On Tuesday, a three-judge panel of the DC Circuit Court of Appeals suspended the release of 17 Uighurs (Chinese Muslims) into the United States until the court has an opportunity to consider a government appeal. The men, who have been held at Guantanamo for over six years, have sparked a rancorous debate over the fate of men detained by the government in its war on terror.
Although the Uighurs were cleared for release in 2004, the Bush administration has been unable to find a country willing to accept them because of their classification by the U.S. government as terrorists. As a result, a federal judge ordered their release into the U.S. on October 7. President Bush, claiming that they were too dangerous to be let into the country, appealed the decision, and continued to push the State Department to find somewhere else that might take them.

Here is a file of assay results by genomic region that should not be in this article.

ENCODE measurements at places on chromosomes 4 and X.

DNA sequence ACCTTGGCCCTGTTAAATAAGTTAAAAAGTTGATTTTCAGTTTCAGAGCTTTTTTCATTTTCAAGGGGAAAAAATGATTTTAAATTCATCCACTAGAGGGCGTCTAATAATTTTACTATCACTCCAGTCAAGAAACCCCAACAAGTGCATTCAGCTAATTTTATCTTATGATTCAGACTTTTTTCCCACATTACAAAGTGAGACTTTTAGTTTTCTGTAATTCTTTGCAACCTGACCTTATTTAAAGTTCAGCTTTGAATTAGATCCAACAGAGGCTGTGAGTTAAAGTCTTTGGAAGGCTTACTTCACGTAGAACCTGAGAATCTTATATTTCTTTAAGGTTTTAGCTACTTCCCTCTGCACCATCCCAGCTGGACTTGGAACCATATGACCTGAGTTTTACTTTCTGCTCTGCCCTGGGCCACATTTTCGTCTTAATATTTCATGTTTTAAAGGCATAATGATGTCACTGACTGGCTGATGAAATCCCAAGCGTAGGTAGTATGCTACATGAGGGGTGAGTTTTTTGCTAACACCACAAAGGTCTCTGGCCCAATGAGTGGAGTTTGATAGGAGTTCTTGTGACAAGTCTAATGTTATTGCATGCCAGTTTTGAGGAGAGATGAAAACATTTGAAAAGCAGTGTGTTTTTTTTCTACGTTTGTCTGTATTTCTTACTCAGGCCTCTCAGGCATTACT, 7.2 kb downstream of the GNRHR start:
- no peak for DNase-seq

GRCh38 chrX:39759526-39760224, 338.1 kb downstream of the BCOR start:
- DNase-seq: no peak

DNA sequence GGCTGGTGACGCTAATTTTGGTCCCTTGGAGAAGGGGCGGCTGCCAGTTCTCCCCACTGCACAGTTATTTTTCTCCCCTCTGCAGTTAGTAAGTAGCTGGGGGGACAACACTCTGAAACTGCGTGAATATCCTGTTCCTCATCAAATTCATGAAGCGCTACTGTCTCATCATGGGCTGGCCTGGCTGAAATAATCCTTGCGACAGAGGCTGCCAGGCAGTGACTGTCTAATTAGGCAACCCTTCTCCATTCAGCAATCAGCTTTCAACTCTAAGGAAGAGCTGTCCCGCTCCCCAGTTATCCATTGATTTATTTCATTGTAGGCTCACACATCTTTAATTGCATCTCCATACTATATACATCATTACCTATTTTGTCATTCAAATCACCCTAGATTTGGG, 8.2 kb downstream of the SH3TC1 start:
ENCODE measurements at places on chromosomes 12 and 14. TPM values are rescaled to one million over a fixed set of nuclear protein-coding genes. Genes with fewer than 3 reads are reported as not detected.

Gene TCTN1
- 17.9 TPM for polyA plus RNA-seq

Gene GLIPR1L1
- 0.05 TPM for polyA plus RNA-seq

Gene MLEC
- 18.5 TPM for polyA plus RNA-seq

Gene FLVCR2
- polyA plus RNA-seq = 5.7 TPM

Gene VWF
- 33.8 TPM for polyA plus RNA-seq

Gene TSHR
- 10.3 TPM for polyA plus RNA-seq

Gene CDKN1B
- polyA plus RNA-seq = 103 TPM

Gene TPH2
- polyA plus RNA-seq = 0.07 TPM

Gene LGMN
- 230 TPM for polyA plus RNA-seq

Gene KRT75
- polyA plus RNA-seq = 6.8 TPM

Last week, the New York Times reported that the State Department’s efforts to find alternative placement for the men had been frustrated by the zealousness with which the administration has fought their release. By arguing that the 17 men pose too much of a threat to be released into the United States, the president has raised serious concerns within countries that might have considered taking them in.
The DC Circuit is scheduled to hear arguments in the case November 24.